For sophomore setter Lauren Carlini, it will be rather difficult to top her freshman year in Madison. The anchor of the Wisconsin volleyball team established herself as a leader and integral part of the team in her first year, and she played a pivotal role in the Badgers’ postseason run and appearance in the National Title game.

Carlini facilitated the offense for the Badgers as the only freshman of the Top 25-ranked teams nationally to serve as the primary setter. She averaged 11.5 assists per game, good enough for third in the Big Ten and 31st in the country.

“I’m not concerned with my numbers though,” Carlini said. “I like looking at my teammates’ stats better because I like to see what their hitting [percentages are] and who I should be feeding the ball to more.”

She was also active on defense, finishing second on UW with 2.82 digs per set. Lauren recorded double-digit digs in 22 matches, and led Wisconsin in double-doubles with 22.

Those numbers earned her 2013 Big Ten Freshman of the Year honors, the third Badger ever to claim the award. She was also the first Badger to be named to the All-Big Ten team in six years.

It didn’t stop there for Carlini, who managed to elevate her game come postseason time.

Her performance in the regional round earned her Champaign Regional Most Valuable Player honors. After a heartbreaking defeat to rival Penn State in the National Championship Game, Carlini earned all-tournament and all-American honors.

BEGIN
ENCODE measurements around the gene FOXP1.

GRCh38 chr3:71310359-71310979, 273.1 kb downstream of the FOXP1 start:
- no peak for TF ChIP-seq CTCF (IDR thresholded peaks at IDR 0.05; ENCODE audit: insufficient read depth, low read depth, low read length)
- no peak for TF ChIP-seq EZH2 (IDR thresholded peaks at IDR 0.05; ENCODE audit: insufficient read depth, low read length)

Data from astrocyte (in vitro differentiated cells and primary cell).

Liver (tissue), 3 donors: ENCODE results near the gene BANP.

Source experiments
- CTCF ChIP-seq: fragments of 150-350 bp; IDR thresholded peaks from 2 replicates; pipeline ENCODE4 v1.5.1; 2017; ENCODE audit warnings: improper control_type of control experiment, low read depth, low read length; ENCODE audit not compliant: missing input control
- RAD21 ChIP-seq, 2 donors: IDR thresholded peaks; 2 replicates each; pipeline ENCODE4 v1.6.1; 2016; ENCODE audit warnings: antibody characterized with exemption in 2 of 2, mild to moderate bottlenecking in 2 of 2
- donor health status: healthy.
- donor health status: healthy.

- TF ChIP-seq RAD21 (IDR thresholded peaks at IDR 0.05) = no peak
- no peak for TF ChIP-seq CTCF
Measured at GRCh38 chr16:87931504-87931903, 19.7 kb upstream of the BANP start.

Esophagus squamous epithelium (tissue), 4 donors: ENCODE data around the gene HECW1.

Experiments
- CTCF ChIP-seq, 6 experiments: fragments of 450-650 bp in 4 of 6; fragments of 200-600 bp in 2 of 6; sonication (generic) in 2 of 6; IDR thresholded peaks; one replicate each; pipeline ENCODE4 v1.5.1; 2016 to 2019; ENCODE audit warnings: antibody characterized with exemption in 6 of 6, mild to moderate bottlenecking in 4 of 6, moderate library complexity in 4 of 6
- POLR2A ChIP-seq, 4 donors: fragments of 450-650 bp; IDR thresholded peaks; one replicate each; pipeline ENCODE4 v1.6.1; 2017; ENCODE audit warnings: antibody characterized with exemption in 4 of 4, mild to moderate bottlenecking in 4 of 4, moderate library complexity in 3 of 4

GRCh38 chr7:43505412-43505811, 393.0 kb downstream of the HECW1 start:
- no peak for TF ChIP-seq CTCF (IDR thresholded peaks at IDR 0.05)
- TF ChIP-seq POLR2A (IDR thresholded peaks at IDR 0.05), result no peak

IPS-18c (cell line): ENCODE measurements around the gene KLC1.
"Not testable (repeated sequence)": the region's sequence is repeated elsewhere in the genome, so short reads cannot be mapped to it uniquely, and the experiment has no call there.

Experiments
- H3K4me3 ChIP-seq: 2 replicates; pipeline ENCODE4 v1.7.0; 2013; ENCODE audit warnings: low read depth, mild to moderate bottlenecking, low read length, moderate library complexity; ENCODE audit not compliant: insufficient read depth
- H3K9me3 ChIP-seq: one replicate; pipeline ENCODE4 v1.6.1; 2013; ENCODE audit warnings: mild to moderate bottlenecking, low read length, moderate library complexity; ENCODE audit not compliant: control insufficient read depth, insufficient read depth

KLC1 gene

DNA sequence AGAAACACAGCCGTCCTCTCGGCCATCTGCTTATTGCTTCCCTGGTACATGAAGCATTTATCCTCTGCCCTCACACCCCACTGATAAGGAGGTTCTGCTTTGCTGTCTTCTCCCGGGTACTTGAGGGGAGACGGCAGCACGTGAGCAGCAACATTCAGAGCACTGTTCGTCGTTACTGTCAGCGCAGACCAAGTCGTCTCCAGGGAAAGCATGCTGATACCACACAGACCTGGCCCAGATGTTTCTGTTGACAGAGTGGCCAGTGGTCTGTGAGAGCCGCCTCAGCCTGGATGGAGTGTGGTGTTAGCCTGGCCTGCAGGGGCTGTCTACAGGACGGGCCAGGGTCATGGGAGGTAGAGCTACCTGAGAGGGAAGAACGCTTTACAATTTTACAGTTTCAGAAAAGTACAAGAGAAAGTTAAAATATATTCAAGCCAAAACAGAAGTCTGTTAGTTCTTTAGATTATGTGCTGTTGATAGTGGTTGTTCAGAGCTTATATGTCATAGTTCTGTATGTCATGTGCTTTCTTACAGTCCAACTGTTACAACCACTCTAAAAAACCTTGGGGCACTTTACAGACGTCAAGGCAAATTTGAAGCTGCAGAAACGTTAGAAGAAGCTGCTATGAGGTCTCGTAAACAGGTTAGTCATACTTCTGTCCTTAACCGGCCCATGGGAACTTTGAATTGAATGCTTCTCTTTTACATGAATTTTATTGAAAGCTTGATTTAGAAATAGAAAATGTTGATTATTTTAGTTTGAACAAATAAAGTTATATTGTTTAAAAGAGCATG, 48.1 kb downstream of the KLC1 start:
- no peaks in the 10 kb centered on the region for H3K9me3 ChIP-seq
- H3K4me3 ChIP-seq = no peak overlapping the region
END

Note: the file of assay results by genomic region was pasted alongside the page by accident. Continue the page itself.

Following a monstrous 2013 campaign, expectations for the Aurora, Illinois, native are high during the 2014 season. She is used to dealing with lofty expectations and exceeding them. For example, she was named the National Gatorade Player of the Year after her senior year of high school, then came to Madison and failed to disappoint.

“She’s the kind of player who is always looking to make herself and her teammates better,” head coach Kelly Sheffield said. “That’s just the kind of kid she is.”

So what did Carlini do to take her game to the next level?

She spent three weeks of her summer training with the U.S. Women’s National Team, one of only two collegiate players selected to do so.

“I’m really glad I got to have this experience at such a young age and start my dreams early,” Carlini said. “I would listen to their stories and what they had to say and see what work I’d have to go through because they are where I want to be in a few years. It was great to make some connections.”

Carlini not only improved as a player, but as a teammate as well, she said.

“I did a lot of observing,” she said. “I took things and ideas away from it as far as leadership goes and communicating.”

Those are valuable intangibles that Carlini must command as the floor general of a mobile offense and synchronized attack.

The biggest challenge for Carlini at that level was the speed of the game. However, when she returned to training with her teammates, games seemed a lot slower, “which can really help me set up the attack,” Carlini said.

“It could go one of two ways for a player,” Sheffield said. “She can either get her confidence shaken up by the caliber of play, or she can use it as a learning tool. I think she put her head down and got through it and left a better player.”

The Badgers will experience a bit of a role reversal entering the 2014 season, because the target is now on their backs, which Carlini said is just something the team has to deal with.

Sheffield said his team will have to adjust to that role, and would like to see his team string together quality wins in Big Ten play.

But Carlini, the feisty leader of a “Why not us?” crew, had a much more clear goal in her mind, and just like her expectations and her level of play, she reached for the sky:

“It would be a huge disappointment and failure if we didn’t win a national title and a Big Ten championship.”